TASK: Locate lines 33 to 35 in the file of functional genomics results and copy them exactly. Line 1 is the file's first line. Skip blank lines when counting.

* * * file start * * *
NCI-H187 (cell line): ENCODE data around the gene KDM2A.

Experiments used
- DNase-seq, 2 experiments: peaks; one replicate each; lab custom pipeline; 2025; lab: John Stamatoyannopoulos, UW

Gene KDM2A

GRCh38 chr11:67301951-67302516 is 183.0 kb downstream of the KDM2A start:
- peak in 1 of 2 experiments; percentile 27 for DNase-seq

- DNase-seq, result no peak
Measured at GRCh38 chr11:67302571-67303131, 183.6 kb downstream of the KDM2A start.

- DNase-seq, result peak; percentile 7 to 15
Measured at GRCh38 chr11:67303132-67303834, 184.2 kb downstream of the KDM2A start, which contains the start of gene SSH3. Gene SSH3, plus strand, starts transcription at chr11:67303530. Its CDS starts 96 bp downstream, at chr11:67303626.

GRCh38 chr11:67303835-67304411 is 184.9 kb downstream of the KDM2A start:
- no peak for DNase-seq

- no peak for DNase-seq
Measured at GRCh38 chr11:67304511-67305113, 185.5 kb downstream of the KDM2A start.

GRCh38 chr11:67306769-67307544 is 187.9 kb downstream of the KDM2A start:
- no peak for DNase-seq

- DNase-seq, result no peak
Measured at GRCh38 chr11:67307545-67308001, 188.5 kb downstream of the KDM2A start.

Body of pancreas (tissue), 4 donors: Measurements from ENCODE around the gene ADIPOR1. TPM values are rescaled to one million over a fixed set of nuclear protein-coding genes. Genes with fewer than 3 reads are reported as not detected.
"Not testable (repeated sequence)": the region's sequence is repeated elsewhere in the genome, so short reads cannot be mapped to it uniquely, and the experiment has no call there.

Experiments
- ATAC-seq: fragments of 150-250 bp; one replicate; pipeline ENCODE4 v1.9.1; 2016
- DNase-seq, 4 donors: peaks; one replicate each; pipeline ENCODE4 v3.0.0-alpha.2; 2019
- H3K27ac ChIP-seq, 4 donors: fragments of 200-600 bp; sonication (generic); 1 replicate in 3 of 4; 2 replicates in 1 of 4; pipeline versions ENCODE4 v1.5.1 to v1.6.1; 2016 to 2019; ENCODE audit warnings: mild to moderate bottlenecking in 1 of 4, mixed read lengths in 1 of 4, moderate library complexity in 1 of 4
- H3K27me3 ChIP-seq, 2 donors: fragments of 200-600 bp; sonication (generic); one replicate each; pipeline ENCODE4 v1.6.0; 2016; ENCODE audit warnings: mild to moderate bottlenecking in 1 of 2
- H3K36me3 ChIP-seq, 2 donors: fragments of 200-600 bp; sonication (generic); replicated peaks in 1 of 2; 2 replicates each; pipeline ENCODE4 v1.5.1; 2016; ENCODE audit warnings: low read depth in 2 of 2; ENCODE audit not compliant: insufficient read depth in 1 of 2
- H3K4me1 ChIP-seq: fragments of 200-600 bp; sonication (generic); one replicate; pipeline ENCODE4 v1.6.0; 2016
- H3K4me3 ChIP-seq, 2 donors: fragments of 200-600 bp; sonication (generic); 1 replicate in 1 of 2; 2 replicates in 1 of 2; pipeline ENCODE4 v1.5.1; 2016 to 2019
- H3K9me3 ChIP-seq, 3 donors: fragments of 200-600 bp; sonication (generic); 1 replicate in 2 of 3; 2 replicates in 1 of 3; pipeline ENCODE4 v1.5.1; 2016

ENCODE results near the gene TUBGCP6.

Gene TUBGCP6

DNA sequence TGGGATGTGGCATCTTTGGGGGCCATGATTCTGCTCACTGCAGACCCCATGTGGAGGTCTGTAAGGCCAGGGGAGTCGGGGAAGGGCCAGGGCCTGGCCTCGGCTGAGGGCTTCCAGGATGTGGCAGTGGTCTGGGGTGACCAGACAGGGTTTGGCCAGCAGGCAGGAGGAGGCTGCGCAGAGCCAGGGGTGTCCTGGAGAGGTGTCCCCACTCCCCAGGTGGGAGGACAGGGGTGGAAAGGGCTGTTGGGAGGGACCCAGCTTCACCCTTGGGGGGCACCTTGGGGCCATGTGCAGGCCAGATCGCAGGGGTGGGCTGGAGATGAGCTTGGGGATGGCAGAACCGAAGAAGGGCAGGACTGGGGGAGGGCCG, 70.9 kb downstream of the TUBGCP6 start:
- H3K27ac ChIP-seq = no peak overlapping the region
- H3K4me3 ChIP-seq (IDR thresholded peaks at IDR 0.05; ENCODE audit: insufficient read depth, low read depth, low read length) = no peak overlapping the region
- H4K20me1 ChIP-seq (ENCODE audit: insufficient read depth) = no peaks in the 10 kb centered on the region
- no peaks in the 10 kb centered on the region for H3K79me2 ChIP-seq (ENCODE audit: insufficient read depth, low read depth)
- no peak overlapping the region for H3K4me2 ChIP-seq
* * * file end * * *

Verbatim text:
- H3K27ac ChIP-seq = no peak overlapping the region
- H3K4me3 ChIP-seq (IDR thresholded peaks at IDR 0.05; ENCODE audit: insufficient read depth, low read depth, low read length) = no peak overlapping the region
- H4K20me1 ChIP-seq (ENCODE audit: insufficient read depth) = no peaks in the 10 kb centered on the region